Operation of an aerosol-type whipped cream dispenser equipped with the improved tilt valve 10 of the present invention is similar to the operation of prior art whipped cream dispensers equipped with tilt valves. First, a user inverts the whipped cream dispenser which causes liquid product in the dispenser to enter the valve body 26 through the radially spaced slots 34. The compressed propellent gas is then located above the liquid product. To dispense the whipped cream, the user applies a lateral force to the actuator 56, typically using an index finger. The lateral force causes the valve stem 40 to tilt, whereby the sealing ring 42 moves downwardly away from the gasket 52 to form a gap between the ring and the gasket. The gap allows liquid product to enter the stem element 48 of the valve stem, via the metering orifices 46. The product passes through the stem element and into the central passageway 74 of the actuator. Upon exiting the central passageway, the liquid product impacts the Y-shaped flow deflector 80 where it is forced out of the ports 82 and into the expansion chamber 60. Mixing of the propellent and liquid product to form a foam begins to occur in the stem element and is substantially complete upon impacting the flow deflector. The flow deflector helps to promote uniform mixing and foaming of the propellent/product. The expansion chamber forms the foamed product into its final dispensed shape. The foamed product subsequently exits the actuator from the tulip shaped discharge end.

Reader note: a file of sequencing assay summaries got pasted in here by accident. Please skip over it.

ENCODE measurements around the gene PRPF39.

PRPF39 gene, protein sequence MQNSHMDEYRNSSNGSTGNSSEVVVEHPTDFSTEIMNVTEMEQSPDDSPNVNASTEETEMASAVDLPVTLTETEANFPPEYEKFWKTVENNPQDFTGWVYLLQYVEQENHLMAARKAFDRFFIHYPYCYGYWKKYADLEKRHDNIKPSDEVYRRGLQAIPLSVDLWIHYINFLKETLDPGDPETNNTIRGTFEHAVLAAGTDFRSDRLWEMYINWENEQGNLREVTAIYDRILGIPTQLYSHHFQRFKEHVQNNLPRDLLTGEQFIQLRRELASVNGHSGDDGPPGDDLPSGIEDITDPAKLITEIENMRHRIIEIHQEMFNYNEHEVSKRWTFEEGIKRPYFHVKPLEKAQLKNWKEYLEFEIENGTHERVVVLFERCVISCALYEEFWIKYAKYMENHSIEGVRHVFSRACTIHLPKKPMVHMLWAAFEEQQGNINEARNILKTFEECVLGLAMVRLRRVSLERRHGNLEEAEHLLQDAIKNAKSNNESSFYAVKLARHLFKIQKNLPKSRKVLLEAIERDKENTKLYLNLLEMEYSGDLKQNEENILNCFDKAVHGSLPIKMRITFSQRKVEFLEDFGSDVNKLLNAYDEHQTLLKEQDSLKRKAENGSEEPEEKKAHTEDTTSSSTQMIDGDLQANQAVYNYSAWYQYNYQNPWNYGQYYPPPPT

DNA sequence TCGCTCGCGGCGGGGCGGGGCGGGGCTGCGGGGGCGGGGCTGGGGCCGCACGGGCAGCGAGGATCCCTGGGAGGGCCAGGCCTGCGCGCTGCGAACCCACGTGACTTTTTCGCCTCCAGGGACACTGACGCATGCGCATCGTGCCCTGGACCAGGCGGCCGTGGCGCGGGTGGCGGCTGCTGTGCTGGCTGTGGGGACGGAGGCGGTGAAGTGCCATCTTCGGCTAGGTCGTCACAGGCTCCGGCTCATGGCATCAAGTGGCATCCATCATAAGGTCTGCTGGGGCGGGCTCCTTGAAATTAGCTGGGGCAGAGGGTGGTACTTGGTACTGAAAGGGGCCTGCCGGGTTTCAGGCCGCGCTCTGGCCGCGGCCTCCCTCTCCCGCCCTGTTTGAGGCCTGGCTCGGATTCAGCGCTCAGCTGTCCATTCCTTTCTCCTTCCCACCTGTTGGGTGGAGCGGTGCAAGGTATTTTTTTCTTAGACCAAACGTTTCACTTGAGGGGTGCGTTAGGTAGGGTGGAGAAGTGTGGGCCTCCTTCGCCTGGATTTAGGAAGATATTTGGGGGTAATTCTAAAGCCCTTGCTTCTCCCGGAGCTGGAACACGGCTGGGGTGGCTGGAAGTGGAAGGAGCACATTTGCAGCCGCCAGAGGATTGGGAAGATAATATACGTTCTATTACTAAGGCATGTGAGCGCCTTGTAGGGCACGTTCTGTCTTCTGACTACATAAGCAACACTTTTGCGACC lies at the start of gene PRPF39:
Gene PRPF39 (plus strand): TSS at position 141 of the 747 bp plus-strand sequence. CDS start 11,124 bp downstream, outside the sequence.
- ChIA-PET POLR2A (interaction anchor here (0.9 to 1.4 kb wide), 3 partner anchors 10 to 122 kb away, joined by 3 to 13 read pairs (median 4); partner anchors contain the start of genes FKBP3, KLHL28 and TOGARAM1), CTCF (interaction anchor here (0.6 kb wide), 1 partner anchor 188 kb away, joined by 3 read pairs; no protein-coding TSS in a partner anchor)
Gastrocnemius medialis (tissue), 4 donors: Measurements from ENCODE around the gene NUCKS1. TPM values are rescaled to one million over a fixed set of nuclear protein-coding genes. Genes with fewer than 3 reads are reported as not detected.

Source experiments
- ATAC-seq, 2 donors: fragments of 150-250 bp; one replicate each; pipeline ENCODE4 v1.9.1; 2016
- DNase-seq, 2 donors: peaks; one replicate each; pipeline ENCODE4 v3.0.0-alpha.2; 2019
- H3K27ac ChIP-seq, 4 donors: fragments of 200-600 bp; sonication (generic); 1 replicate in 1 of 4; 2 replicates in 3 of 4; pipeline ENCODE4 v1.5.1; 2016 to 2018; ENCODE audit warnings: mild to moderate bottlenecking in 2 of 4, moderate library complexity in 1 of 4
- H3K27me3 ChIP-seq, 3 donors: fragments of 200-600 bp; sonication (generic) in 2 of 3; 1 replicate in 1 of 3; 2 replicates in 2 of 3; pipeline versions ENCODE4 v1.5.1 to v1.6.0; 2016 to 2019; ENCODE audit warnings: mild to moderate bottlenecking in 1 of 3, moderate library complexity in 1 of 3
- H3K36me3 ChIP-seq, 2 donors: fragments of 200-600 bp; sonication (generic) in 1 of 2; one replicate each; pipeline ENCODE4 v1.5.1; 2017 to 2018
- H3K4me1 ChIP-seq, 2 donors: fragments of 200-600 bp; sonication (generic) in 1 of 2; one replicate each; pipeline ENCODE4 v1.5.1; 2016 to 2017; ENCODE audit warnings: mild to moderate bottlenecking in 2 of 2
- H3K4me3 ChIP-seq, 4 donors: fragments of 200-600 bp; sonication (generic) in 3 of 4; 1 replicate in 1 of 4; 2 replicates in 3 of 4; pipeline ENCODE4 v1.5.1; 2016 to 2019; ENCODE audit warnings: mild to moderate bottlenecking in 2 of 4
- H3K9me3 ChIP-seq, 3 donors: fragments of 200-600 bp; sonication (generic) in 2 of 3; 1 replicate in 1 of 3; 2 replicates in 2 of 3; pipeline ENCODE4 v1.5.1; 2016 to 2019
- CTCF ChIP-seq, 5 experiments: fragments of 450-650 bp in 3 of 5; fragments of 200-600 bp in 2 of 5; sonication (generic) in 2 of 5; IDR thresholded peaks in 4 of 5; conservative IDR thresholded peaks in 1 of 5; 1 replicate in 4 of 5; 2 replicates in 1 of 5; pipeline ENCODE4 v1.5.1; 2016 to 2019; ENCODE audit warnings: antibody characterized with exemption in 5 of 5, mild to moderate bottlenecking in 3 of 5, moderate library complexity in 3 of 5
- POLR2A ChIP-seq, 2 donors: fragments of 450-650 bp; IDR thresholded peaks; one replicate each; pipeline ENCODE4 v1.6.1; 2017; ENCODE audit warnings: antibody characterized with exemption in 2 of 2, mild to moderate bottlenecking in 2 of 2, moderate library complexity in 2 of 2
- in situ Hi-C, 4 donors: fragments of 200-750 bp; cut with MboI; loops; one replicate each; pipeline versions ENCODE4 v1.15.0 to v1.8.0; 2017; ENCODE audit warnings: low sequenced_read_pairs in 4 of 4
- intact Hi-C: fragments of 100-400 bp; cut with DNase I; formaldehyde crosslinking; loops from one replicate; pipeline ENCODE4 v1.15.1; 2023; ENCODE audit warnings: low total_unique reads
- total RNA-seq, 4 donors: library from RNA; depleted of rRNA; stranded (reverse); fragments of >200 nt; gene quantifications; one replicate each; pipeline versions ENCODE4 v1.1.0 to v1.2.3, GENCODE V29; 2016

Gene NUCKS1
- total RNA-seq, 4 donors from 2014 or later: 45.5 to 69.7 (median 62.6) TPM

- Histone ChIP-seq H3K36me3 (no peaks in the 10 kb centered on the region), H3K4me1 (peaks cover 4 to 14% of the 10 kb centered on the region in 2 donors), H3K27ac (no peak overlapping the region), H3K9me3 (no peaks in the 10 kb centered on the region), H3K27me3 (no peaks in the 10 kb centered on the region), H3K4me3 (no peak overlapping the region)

It will be appreciated that an improved “fast fill” tilt valve assembly for dispensing whipped cream has been presented. The valve assembly further includes an improved actuator with a flow deflector of at least three prongs which substantially reduces sputtering of the dispensed whipped cream product. While only the presently preferred embodiments have been described in detail, as will be apparent to those skilled in the art, modifications and improvements may be made to the system and method disclosed herein without departing from the scope of the invention. Accordingly, it is not intended that the invention be limited except by the appended claims.